Rockne went on to win back-to-back national titles with the Irish in 1929 and ’30 before his death in a plane crash on March 31, 1931.

1942 Rose Bowl ticket
The 28th Rose Bowl -- in Durham, N.C.

Chaos reigned in the wake of the attack on Pearl Harbor on Dec. 7, 1941. Among the decisions made by the U.S. government: no large public gatherings on the west coast -- and that included Pasadena, Calif.

On Dec. 16, Duke offered to play host to Oregon State at its home stadium in Durham, N.C. The stadium seating was only 36,000, so bleachers were hauled in from North Carolina's  Kenan Stadium and Riddick Stadium at NC State. The 56,000 tickets were sold out in 72 hours.

The game was tied at 7 at halftime. Oregon State's Bob Dethman tossed two third-quarter touchdowns -- including a then-Rose Bowl-record 68-yarder to Gene Gray -- as the Beavers upset Duke 20-16. (Dethman also intercepted a pass in the waning moments to seal the victory.)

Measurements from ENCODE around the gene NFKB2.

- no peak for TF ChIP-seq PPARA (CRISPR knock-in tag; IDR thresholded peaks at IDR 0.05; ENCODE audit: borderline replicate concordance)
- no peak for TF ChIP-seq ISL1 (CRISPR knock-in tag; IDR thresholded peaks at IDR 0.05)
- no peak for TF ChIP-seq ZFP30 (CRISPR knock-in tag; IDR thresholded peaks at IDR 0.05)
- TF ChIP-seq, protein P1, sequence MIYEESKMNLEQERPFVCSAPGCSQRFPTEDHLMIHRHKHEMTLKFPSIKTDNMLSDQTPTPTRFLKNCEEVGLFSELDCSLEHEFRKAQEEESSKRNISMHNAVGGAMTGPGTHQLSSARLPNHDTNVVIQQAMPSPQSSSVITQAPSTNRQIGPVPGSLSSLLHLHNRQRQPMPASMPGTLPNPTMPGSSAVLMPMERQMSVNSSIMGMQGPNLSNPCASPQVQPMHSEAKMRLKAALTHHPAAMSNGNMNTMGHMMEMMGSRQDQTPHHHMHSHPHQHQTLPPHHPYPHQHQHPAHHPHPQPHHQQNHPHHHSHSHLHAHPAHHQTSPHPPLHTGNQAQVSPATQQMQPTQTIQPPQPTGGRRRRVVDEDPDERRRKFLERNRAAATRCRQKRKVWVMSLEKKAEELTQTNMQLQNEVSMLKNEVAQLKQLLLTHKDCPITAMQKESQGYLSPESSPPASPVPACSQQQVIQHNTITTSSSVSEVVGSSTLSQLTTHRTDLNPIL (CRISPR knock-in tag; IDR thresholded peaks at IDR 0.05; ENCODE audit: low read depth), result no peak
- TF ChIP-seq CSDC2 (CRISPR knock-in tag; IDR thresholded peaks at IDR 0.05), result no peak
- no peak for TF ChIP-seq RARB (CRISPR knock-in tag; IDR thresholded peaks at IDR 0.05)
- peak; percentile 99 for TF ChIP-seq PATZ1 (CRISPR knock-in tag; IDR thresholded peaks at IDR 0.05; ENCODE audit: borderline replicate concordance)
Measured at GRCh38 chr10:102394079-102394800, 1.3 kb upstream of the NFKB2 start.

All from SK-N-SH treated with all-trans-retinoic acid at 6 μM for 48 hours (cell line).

After the game, Duke head coach Wallace Wade enlisted in the armed forces. During the Battle of the Bulge in 1945, Sam Czech, who played for Oregon State in the 1942 Rose Bowl, shared food with a soldier who had not eaten in two days; the fellow solider was Wade. In 1967, Duke renamed its football stadium in Wade's honor.

Gray, who had a TD catch for the Beavers, ultimately flew more than 30 bombing missions during World War II. In 1948, he suffered severe burns in a plane crash in Panama and both of his arms had to be amputated.

Duke's quarterback, Tommy Prothro, would go on to coach Oregon State (1955-64) and UCLA (1965-70) in the Rose Bowl. His Beavers lost the game in 1957 and '65, while the Bruins won the Rose Bowl in 1966.

Hugo Bezdek Oregon (1917); Mare Island (1918); Penn State (1923)
John Cooper Arizona State (1987); Ohio State (1997)
William “Lone Star” Dietz Washington State (1916); Mare Island (1919)
Pete Elliott California (1959); Illinois (1964)
Robert Folwell Pennsylvania (1917); Navy (1924)